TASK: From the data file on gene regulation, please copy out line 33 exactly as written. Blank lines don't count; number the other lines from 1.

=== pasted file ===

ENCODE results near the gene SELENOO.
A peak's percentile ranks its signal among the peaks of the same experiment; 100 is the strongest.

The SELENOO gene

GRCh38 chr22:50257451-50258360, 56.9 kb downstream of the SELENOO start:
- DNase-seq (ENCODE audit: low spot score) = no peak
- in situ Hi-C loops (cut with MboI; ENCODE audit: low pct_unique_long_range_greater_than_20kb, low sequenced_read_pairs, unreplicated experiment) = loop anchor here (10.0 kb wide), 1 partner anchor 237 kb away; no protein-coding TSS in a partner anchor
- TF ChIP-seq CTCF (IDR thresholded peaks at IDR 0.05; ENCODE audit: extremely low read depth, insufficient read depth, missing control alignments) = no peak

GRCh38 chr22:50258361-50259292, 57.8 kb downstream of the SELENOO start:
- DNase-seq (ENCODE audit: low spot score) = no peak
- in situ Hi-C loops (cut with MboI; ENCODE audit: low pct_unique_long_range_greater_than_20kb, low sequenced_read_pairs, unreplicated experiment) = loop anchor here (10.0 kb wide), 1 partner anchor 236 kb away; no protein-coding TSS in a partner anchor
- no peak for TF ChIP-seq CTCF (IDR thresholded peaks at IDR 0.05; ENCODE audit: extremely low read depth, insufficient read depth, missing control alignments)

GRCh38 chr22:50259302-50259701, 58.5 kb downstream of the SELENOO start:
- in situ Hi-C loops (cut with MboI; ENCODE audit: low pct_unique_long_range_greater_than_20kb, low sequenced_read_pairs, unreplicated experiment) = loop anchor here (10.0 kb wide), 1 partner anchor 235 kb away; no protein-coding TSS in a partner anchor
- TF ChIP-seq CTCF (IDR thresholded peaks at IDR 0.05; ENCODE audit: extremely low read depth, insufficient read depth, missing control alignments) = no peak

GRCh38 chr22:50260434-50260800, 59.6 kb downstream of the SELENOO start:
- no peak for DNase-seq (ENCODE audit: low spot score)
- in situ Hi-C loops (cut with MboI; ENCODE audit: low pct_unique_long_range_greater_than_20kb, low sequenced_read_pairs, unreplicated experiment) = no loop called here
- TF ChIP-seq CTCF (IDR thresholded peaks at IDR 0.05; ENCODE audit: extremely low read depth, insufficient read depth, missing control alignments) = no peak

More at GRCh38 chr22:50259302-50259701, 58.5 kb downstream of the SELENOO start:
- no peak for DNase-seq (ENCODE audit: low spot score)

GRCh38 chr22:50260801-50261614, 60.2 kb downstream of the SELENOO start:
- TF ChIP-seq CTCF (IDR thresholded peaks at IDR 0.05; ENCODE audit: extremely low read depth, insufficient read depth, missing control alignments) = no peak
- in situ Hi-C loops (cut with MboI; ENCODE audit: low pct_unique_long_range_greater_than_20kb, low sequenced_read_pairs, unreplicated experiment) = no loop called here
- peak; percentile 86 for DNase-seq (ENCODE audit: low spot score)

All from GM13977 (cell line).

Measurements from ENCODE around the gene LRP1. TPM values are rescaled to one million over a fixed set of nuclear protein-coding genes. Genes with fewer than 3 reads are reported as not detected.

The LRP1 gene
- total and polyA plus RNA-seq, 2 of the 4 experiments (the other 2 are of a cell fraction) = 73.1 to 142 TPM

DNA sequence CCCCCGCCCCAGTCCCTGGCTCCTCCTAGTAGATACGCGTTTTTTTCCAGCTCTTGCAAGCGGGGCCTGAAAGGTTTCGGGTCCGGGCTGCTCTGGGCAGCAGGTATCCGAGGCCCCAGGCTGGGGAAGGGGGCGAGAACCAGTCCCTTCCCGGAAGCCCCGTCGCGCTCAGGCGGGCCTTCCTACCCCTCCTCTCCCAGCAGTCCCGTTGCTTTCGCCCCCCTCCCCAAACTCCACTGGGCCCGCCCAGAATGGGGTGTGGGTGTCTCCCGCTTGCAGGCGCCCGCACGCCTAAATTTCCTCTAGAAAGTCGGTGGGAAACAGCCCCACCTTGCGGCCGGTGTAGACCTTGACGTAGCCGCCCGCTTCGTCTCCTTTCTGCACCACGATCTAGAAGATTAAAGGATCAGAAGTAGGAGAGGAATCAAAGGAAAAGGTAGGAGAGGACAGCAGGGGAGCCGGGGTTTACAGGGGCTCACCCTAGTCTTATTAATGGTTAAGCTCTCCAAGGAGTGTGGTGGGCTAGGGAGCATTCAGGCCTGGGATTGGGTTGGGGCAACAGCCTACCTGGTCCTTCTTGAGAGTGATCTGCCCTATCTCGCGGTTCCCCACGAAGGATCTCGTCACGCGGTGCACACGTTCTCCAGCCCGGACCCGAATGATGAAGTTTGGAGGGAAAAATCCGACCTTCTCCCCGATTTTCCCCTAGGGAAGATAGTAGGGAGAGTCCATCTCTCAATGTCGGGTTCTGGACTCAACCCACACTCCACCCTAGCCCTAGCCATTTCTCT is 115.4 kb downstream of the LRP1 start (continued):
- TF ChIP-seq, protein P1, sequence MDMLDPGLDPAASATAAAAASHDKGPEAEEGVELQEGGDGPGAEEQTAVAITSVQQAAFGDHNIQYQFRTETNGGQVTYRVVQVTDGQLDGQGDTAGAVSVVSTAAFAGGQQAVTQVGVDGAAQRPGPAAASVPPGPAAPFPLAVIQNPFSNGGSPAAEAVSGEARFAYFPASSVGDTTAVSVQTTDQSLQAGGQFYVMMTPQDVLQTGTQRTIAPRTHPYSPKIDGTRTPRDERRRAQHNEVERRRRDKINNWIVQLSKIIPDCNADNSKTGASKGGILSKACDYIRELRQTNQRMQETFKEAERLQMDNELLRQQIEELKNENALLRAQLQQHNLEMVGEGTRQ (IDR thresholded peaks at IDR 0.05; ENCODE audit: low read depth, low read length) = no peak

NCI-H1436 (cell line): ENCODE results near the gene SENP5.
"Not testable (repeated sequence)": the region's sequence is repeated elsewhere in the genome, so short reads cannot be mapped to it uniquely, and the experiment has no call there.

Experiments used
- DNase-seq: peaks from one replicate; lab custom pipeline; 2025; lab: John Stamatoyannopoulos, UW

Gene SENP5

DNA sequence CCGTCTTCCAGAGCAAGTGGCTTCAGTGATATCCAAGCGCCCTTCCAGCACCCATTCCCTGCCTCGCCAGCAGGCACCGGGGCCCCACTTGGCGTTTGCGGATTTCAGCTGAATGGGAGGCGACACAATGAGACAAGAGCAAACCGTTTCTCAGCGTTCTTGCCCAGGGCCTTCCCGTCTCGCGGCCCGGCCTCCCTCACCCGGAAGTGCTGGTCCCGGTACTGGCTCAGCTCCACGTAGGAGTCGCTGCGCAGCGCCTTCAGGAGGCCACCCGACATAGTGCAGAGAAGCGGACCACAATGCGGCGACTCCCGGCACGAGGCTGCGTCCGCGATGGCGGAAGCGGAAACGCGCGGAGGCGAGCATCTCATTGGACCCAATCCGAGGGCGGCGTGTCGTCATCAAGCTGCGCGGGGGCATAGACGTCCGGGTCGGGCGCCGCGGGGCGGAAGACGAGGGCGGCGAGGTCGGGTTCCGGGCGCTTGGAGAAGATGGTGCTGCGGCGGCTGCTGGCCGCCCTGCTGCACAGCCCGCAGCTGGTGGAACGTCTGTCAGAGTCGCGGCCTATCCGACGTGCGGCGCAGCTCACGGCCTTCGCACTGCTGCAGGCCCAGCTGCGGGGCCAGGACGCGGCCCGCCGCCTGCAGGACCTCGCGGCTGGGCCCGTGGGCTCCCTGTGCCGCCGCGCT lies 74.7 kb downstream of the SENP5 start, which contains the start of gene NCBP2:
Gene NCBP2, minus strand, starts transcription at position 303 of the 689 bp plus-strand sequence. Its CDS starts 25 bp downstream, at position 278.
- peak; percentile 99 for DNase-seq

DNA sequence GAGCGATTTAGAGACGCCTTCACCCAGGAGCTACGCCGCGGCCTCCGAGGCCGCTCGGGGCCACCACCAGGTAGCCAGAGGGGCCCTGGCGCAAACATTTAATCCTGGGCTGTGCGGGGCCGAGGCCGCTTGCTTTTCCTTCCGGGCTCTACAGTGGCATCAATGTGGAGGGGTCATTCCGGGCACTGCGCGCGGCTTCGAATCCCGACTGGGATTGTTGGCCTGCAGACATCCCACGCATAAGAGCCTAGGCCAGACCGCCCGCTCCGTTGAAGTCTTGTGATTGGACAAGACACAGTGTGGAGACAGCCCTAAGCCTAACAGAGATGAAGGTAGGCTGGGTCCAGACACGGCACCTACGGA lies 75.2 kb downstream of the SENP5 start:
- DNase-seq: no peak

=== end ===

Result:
Experiments used